Inspired and emboldened by the responses from friends and family, Mum decided to revisit Walnuts, the first book she had written. She wondered if it would have any relevance thirty years on? She decided it definitely did; technology may have changed the way we communicate and connect – but love and family, infidelity… and death …remain pretty unchanged!
What followed was a really satisfying collaboration where Mum would rework each chapter and send it to my sisters and me to read – we would check its relevancy within the technological world we live in today and also that it chimed with our own children’s experiences – and she would adjust accordingly. We were careful not to interfere with creative suggestions – our role was very clearly just about spot-checking for any inconsistencies. She, of course, was totally re-working every chapter as she went through, and there were some small but significant changes to plot and characters.
It was such a satisfying process! Harry designed a classy Pat Garwood website, I started a Facebook page and Twitter profile, Joe designed the book covers and I launched myself into promotion and sales – an area I had never explored before. It has been a journey all of us have been involved in, and one of my biggest pleasures in this whole process has been seeing Mum find who she is as a widow – when so much of her life was spent in a partnership and looking after us.
It’s so easy for us to lose our creative selves as we give all our energy and attention to our families. I’m hoping my Mum’s tale might just show that age and lack of funds should never limit us and stop us reaching for the stars! Self-publishing makes so much possible that simply wasn’t before. If you feel you might have a story to tell, it’s time to set aside some time and tell it. I get a huge satisfaction from blogging the shifts and changes of my life since we moved to France almost 8 years ago. I really feel it helps me make sense of my life to chronicle it! And what I’ve learned over the last few months is that there is so much wonderful support for indie-authors online. So, as the great prophet Nike said: ‘Just do it’!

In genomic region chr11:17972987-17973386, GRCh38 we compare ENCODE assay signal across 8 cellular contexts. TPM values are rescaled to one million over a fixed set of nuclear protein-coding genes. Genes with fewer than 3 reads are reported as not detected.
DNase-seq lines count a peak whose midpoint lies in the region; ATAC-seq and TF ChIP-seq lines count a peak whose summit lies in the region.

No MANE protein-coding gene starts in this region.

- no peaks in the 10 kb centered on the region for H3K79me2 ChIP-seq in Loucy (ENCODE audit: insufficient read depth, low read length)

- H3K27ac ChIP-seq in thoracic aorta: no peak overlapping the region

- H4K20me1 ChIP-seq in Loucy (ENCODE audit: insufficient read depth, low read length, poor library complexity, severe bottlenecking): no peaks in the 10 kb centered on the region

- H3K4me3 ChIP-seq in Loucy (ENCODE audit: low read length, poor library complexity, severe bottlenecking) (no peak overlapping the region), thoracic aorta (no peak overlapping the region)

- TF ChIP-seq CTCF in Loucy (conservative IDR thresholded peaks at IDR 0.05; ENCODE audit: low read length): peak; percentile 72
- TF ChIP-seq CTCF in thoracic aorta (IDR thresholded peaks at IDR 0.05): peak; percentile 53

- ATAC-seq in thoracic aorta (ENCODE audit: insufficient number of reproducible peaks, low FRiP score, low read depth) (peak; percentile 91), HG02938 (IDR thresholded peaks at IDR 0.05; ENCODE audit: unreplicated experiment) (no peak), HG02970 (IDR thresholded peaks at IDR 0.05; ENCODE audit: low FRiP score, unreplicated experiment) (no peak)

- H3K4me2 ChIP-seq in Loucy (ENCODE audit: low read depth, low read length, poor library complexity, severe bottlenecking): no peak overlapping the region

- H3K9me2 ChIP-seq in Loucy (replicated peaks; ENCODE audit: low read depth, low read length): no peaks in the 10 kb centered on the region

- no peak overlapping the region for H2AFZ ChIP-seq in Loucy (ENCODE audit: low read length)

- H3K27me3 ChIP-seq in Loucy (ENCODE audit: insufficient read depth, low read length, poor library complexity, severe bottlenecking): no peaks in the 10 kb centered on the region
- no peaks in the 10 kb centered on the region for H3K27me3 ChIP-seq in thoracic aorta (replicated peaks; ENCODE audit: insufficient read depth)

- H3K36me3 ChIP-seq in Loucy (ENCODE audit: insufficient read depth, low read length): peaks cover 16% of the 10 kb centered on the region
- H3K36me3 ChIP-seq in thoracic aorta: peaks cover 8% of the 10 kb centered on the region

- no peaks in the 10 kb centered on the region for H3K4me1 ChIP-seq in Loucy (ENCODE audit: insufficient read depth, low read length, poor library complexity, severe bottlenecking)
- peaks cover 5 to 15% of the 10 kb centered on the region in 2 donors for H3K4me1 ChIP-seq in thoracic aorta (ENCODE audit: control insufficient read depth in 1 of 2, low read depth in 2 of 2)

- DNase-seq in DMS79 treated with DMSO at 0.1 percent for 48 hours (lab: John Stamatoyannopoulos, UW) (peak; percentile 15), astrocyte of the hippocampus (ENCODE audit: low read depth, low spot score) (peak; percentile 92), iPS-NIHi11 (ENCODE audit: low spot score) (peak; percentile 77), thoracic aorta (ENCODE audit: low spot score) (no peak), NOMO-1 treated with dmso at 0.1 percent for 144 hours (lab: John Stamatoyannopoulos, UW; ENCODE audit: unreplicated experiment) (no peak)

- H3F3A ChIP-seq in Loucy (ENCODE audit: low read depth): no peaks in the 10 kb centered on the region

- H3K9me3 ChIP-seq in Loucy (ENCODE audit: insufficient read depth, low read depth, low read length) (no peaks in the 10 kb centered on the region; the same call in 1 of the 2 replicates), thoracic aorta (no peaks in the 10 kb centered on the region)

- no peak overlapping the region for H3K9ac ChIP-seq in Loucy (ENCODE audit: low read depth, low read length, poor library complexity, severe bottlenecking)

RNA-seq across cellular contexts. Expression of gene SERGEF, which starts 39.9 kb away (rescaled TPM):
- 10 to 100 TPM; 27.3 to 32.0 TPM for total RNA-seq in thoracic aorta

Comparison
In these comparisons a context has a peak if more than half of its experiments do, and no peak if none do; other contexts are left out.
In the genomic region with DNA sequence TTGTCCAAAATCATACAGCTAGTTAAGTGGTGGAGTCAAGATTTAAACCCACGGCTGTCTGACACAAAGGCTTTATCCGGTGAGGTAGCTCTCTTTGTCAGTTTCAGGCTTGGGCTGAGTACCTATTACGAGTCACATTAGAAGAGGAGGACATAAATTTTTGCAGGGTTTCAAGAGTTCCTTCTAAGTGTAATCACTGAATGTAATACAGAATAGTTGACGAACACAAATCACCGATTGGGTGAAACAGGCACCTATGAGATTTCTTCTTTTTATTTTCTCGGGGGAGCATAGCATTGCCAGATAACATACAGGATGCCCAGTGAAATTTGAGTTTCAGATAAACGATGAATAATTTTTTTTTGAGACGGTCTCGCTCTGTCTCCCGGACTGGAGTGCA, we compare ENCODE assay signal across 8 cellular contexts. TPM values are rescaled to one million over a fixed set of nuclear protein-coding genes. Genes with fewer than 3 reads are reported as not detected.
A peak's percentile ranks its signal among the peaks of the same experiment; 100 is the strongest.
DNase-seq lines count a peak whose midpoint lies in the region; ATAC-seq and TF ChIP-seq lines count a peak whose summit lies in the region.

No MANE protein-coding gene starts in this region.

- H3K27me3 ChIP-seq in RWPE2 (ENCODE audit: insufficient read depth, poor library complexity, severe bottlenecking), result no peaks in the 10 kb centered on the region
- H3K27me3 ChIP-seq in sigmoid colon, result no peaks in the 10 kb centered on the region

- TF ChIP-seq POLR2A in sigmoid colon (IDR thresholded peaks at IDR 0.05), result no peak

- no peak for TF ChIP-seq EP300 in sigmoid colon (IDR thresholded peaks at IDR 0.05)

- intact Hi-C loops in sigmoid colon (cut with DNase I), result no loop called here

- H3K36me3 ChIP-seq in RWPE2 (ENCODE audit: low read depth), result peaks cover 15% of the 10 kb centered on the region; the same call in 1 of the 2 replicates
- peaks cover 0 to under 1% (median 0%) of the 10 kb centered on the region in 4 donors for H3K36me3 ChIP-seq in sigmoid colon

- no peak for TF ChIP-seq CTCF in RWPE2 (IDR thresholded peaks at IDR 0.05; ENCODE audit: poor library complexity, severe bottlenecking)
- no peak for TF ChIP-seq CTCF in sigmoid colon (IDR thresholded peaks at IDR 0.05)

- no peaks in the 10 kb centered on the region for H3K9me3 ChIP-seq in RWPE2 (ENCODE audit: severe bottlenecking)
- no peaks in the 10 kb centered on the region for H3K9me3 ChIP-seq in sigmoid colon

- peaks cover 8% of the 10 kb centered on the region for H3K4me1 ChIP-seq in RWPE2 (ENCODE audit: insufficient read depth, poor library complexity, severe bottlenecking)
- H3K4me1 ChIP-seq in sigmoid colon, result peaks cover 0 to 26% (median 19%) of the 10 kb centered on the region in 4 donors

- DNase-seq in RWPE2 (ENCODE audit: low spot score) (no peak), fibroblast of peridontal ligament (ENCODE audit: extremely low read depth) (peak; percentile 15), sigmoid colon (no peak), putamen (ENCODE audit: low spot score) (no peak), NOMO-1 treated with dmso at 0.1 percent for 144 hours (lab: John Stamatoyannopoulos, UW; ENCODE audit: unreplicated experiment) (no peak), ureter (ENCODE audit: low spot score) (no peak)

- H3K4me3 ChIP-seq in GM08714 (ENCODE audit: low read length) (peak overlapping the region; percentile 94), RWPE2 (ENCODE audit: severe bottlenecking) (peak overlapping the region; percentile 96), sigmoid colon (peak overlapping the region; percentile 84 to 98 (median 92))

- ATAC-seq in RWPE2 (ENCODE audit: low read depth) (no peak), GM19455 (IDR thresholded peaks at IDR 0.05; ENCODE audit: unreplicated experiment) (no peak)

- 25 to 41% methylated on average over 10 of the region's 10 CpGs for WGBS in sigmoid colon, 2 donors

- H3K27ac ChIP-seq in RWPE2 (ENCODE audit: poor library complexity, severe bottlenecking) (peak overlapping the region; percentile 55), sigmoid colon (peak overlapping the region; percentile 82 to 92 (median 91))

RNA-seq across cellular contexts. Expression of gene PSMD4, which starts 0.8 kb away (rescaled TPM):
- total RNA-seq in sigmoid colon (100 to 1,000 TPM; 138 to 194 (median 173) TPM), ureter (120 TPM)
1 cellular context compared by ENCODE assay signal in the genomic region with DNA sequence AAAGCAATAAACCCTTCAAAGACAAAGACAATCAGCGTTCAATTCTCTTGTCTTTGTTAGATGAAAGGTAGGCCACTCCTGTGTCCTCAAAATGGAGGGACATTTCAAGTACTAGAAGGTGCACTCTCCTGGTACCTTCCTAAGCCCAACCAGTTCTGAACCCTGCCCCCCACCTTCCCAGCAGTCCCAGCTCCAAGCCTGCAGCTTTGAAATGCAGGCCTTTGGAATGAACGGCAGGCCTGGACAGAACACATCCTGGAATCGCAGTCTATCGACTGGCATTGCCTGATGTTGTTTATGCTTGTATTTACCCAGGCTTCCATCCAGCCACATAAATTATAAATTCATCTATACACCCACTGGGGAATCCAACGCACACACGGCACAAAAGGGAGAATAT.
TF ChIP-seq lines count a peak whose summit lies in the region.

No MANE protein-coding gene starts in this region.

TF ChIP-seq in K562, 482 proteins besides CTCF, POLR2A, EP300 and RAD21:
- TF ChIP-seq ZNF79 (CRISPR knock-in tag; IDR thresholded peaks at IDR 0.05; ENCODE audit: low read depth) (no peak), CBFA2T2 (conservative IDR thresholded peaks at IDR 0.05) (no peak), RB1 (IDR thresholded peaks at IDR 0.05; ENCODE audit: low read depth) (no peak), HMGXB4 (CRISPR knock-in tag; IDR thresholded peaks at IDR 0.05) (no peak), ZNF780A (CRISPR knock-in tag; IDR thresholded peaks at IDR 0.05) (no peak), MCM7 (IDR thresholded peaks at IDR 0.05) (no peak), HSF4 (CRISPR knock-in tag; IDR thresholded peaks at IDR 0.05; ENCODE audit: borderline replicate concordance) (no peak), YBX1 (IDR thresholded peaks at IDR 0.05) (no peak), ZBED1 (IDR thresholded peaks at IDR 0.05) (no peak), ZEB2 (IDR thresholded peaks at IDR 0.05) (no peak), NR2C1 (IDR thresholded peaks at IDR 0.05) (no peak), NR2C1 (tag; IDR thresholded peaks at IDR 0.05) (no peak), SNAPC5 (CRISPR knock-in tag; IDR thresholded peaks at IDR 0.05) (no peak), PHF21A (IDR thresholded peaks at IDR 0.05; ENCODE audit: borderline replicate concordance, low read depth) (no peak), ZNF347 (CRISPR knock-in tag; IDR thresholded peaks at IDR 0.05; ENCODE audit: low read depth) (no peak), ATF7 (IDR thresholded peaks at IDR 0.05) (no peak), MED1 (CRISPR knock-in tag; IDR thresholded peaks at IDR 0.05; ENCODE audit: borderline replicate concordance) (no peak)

Her new novel is a fascinating look at assisted suicide. Set in the near future, in a Britain where euthanasia is a legal choice for the terminally ill and the over seventies, Best Way Out tells the story of a group of strangers who have chosen, for various reasons, to end their lives on their own terms at the private clinic, Leeway Lodge. Each chapter follows a character as they arrive at the clinic for their final evening, and then we go back to a formative moment or event in their past. It is a riveting read as the story switches from the present, where their inevitable final moment is fast approaching, to the glimpses into their youth, full of passion, intrigue, love, sadness and joy. It is a subject that Mum feels passionate about, and to follow these beautifully found characters as they play out their final hours, but where their death is entirely their choice is so refreshing.
If you want to find out when Best Way Out makes it to print (and ebook of course), sign up for the very occasional newsletter on Pat Garwood.com (you even get a free download of Keyne Island as a thank you for your support!)
Anyway, here’s a little taster from the opening of Walnuts, I hope you enjoy it:
Eileen Taylor was thirty-nine years old. She had a husband, two children, a new house and a headache. She made herself a cup of coffee and thought about the evening.
She and Keith had been asked over the road to have a few drinks with Michael and Penny, who lived opposite them. ‘Come about eight-thirty’ Penny had said. If there was one thing that threw Eileen into a state of instant depression it was the thought of a few drinks with Penny and Michael, or indeed anyone. She had a strong anti-social streak and whenever she and Keith were asked out, or whenever they found themselves having someone to dinner, she always wished that something would happen to prevent it. Given that, she also knew that once any of these occasions were actually happening, she quite often really enjoyed them. So she sat with her coffee, trying to reason with herself – she didn’t want to be a drag for Keith and she needed to think positively about Penny and Michael. …
to find out more, go to : Pat Garwood.com
From me and Mum – thanks for reading!